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Old 05-23-2018, 08:49 AM   #81
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But here, again, it would be interesting to have some idea of the real, human motives behind it all, some idea what they actually believed versus what they simply thought they might get away with (which, in the light of the Newark trial, seems a peculiarly foolish assumption).
I don't see a lot of cost in pursuing a strategy of trying to get away with it. It maximizes immediate returns and the day of reckoning could possibly be pushed off forever, or at least forever in practical terms. Stonewalling and pursuing a policy of wearing the claimants out can be very successful, especially since, which ties back to a point you've been making, people generally get the justice they can afford, at least in the US; it holds true for both civil and criminal cases.

There are complicating factors which make it not so much an either/or of what they actually believed v. what they could get away with it; add in a huge dollop of wishful thinking and willingness to theorize out of one's fundament - especially when there's a payoff involved in maintaining one's "expert" status.
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Old 05-23-2018, 09:06 AM   #82
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The intention of that comment was to explore what Kate Moore seems happy to ignore: that there are real people involved on the company side and they had their reasons for acting like they did. At the start, at least, those motives were not necessarily immoral, nor even amoral.
....
Everyone here seems to enthusiastically agree with the idea that this book is a good fit for the history repeating itself theme, and even I agree with that sentiment, but for a different reason: the book itself demonstrates why we keep repeating ourselves, because we refuse to try and see that the other side behaved as they did for a reason, or a variety of reasons.

Trying to find and understand those reasons could help us see how things got so out of hand. By the time we get into court it's too late to be analysing the situation. By then the beast has taken on a life of its own, with lawyers and journalists and reputations all embroiled in scoring points off one another, but with little respect or care for truth or for the suffering of the women.
Of course the companies had reasons: self-interest and self-protection. Those are usually the reasons for all sorts of behavior, both good and bad. It's the reason the dial painters acted as they did, too.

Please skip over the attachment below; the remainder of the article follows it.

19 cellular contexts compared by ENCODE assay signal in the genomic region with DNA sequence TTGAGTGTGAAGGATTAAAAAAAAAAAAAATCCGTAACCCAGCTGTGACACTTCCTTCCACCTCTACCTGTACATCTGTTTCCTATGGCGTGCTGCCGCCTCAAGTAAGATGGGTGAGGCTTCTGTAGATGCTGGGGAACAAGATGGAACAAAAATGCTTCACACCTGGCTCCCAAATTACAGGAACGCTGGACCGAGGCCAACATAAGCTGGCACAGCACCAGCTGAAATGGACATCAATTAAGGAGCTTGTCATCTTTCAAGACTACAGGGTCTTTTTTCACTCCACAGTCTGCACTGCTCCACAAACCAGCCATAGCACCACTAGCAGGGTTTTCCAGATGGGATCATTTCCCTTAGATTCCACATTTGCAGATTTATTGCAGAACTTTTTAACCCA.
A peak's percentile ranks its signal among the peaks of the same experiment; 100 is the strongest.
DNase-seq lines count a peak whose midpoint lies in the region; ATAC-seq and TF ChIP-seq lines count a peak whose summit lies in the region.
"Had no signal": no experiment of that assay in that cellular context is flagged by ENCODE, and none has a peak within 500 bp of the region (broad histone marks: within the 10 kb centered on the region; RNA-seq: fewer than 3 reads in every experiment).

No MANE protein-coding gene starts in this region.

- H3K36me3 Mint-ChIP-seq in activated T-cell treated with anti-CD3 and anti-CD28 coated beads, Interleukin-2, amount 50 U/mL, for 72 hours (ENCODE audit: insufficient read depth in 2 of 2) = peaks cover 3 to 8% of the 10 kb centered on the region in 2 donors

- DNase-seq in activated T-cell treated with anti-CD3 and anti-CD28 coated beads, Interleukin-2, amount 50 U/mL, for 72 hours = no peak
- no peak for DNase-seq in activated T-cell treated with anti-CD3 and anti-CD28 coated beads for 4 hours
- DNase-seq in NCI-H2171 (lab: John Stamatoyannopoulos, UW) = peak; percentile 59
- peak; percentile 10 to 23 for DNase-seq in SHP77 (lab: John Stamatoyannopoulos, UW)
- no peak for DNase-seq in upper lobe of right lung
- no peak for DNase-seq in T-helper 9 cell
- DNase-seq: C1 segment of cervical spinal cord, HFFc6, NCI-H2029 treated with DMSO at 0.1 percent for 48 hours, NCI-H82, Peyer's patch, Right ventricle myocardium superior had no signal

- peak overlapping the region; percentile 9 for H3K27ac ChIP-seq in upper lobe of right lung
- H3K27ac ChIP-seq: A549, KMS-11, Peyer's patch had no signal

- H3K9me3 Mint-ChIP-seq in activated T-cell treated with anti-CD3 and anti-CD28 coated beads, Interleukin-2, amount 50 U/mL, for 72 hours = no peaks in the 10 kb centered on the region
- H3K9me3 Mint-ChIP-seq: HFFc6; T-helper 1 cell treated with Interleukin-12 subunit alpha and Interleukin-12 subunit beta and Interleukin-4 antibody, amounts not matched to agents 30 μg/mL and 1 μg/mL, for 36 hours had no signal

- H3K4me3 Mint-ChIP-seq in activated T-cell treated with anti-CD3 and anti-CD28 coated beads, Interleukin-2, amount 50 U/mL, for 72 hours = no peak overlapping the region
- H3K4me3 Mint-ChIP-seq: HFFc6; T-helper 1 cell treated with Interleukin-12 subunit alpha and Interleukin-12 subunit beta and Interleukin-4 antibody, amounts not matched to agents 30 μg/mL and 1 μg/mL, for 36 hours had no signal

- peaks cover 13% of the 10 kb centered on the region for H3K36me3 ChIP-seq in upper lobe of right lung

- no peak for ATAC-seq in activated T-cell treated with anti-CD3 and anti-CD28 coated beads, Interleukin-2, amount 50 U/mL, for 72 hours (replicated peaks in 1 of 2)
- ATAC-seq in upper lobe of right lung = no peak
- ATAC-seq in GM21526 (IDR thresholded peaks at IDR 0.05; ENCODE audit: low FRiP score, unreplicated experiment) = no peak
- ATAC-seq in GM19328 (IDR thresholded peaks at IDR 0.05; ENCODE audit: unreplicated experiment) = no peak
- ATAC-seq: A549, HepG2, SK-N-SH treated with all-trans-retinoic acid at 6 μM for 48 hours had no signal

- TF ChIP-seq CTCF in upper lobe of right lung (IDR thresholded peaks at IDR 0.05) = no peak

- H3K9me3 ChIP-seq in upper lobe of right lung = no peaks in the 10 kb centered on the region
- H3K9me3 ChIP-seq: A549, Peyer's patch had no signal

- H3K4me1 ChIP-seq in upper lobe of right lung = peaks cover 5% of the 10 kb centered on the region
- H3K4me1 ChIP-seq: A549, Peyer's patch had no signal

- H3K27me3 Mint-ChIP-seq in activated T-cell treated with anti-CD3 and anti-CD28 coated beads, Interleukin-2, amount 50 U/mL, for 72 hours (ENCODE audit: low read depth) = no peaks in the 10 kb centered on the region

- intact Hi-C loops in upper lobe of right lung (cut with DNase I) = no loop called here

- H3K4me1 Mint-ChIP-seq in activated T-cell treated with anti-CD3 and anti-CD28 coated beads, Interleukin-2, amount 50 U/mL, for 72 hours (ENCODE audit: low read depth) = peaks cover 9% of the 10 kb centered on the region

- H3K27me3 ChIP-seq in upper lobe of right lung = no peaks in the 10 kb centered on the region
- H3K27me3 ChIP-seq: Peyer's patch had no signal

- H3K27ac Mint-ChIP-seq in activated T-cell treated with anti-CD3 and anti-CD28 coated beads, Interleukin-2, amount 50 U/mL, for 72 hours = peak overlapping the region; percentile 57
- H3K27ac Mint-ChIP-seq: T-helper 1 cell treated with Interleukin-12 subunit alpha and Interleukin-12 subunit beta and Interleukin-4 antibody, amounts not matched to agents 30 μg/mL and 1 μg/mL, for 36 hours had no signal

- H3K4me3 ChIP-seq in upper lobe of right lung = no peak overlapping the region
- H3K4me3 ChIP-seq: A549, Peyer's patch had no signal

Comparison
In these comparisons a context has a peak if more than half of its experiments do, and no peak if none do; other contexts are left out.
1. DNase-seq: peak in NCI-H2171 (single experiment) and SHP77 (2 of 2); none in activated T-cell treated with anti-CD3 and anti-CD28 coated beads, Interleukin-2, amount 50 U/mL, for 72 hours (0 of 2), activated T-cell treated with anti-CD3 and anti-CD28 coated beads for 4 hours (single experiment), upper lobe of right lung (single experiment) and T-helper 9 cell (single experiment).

But so what? The issue isn't reasons/motives, it's priorities. The companies did not prioritize worker well-being over profitability. They didn't care about the human cost; sure, at the outset it was probably a matter of simply not wanting to believe any problems existed, and as time went on they were so invested in their denials that they ignored and suppressed evidence and doubled-down.

I don't see the company management as mustache-twirling villains who cackled happily as the dial painters died. I see them more as bean counters toting up profits and willfully blind to anything that might cut into those profits.

The result is pretty much the same, though--the women suffered and died.
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Old 05-25-2018, 10:13 AM   #83
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So I finished. (It's a long time since it took me this long to read anything. It wasn't all the book's fault, work has been very heavy.) ... I hope the following might shed some light on my earlier reactions.

I may be naive, but I believe there are very few people in the world that would knowingly put anyone through what these women went through, and because that seems so unlikely to me, I seek other explanations - but this book is the wrong place to find them, the author is too busy using deliberately emotive language that obscures anything more subtle.

I distrust easy answers. The whole evil corporation run by mean-spirited bean-counters thing is a great device for fiction, but it's a cop-out here. And I think it cheapens what these women achieved.

That there is more to it than evil corporations can be seen in the reactions of the other people in Ottawa, and in the difficulties all the women had in obtaining legal representation, and in problems getting a fair hearing from government departments, and in the fickle support of the newspapers. I am not claiming the companies were represented by angels, but to really understand what happened you have to understand more of the context than is made clear in this book.

You can extract some hints at the larger perspective as the book comes to a close. For example:

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Catherine's triumph in court, thirteen years later [after the first attempt], was one of the first cases in which an employer was made responsible for the health of its employees.